CEREBRO was a gimme for me, but ERROL Morris? I got stuck up there for a while. No help that we don’t have URBAN Outfitters around here.
I loved the theme reveal at the end.
Before I began reading these blogs, five years or so ago, puzzles for me were either solved or not. That was the only evaluation I considered. I succeeded or failed. It never ocurred to me in 30 years of solving the NYT that the puzzles themselves were good or bad. (with the exception of ridiculously obsure crossings)
Then, through this blog and Rex’s, I began to recognize things like crosswordese, partials, snappy or boring fill, etc. So I when I rank a puzzle here, it’s from a point of view of what you might call a
“blogsolver”. A mix of points of view, as you suggest.
The problem is when someone like me confuses reading Amy or Rex with being as knowledgable or discerning as Amy or Rex. Once or twice a week over at Rex a puzzle will be described as the “worst ever” or “terrible” or some such. That’s probably the same mindset of those who feel compelled to rate solid to really great puzzles with a “2”.
It’s gonna happen with an open system.
Methinks the blogs are getting a little too picky with all this cavilling about partials and crosswordese (especially given how few and far between these are encountered in the modern-day puzzles).
But then the critics are required to compare to the highest standards and explain the subtleties. So I take their opinions with that perspective in mind and I don’t let that affect my solving experience.
To answer the rating question, as a solver, I rate the puzzles based purely on my enjoyment – for instance, in today’s puzzle, the partials and crosswordese did not bother me one bit. I do sometimes wonder (as Janie does above) as to what would possess someone to give a puzzle a 2 or a 1 (and sometimes the same can be said about a 5), but I don’t get affected by others’ views – I simply plonk down my rating based on my individual assessment.
As an infrequent/ex-constructor, I feel for the constraints imposed on the constructor – as I have commented elsewhere in this thread, to include 9 theme entries and a revealer in a Sunday is not that easy so the critic should understand that a perfectly clean grid is nigh impossible.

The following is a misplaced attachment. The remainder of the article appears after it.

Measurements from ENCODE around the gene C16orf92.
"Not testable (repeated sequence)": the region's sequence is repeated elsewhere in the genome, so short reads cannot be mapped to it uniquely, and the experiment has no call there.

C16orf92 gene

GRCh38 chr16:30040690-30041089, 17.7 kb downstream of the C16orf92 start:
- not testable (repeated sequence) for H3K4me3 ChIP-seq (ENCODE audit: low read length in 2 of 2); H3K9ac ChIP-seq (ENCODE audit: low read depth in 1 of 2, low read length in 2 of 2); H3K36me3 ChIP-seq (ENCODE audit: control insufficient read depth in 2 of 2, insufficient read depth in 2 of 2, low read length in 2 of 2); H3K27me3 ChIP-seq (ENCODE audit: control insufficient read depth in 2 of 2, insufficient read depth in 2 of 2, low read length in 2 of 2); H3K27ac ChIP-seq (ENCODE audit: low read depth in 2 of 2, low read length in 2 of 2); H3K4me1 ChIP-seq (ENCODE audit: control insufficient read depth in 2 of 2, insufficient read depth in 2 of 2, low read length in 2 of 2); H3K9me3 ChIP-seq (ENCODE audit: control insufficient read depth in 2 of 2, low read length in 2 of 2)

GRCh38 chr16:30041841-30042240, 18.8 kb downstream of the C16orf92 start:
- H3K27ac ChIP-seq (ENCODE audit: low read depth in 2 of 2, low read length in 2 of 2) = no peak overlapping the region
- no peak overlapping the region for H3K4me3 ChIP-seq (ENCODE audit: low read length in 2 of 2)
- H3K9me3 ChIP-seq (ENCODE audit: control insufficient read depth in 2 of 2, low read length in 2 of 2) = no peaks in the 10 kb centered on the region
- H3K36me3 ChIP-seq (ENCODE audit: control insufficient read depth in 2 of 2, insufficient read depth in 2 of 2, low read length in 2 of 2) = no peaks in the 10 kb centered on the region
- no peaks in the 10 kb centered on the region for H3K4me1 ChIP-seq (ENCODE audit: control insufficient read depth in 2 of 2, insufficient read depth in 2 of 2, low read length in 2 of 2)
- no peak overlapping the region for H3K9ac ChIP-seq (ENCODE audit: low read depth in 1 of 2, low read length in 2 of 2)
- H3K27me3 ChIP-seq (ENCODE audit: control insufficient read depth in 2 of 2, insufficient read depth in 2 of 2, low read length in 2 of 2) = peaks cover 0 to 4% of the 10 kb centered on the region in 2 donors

My only hope is that these blogs are drawing more people to solving crosswords and enjoying them. I worry that by focusing so much on the nits, the partials, the naticks, etc., some of the bloggers are not accentuating the positive, the beauty, the elegance of the themes, and in the process driving solvers away (hopefully, just from the blogs and not the puzzles!)
I think that Pannonica is confusing HCl (hydrochloric acid) with HDL (high-density lipoprotein aka “good cholesterol”).
You’re right! I get so flustered about never remembering the acronyms for the cholesterols that it blinded me to the obvious gastric “juice.” Also, chemistry—especially lab work—always caused me to lose my common sense.
I have the same problem with HDL/LDL and I am a chemist.
I’m not generally big on mnemonics, but “Highly Desirable Lipoprotein” works very well for me.
I enjoyed the NYTimes puzzle, but I only fully appreciated it after reading pannonica’s explanation about the extra letters actually spelling out EASTER EGG. Until then, I was mystified as to why the clue said the answer could be found “literally” in the answers to the starred clues. Yes, after finishing the puzzle, I should then have taken a closer look at the extra letters, but it took me so long to solve, and I was so pleased when I finally put in the last answer (for me it was the M in BREAM/MYA), that it didn’t occur to me that there was more to the puzzle than just filling in the answers. Thanks, pannonica; I owe you
one severalA TON.
I’m always interested to see what people find hard and what for them are gimme’s. Today, I was the opposite of Karen. I had no idea about CEREBRO and filled it in mostly because of CEREBRO also being Spanish for brain; ERROL Morris, OTOH, was a gimme, since I had seen and liked at least two of his documentaries: The Fog of War and Tabloid.
He made a splash in 1978 with Gates of Heaven, about pet cemeteries, pioneering many of the peculiar but effective filming and interviewing techniques that would come to be the hallmarks of his style. It holds up well.
I personally enjoyed the puzzle since I am clearly on the same wavelength as the “under 30” crowd! :-)
Nine theme entries + a revealer leads to a tight grid, which requires some partials and crosswordese so I guess that is not a big demerit.
For those who loved this puzzle, check out Kevin Der’s elegant NY Times, Thu, Feb 19, 2009 offering.
I’m in the camp for which ERROL was a gimme and CEREBRO not something I recognized even with the fill in place. That said, the hardest section was the NE with DC CAB and DEATH METAL. (I actually tried “heavy metal” first. I also initially had “eau” for the contents of la mer.)
Perfectly ok puzzle, I guess, but for my taste way too many three-letter words.
John, we seem to be on the same wave length here, not only about CEREBRO and ERROL but also about DEATHMETAL (I too had “heavy metal” for quite a while) and SEL (I stuck with “eau” for far too long).
I rate based on my overall solving enjoyment, as soon after solving as possible. For the NY Times here, I recognized a few unpleasant crossings that were solvable for me, but enjoyed the theme answers, overall theme, and the clues and answers overall, so rated it highly. No rubric used, no statistical analyses performed. Strictly on subjective, gut experience.
LAT 102a should have read “Beastie Boys album on which Tony Orbach appears.”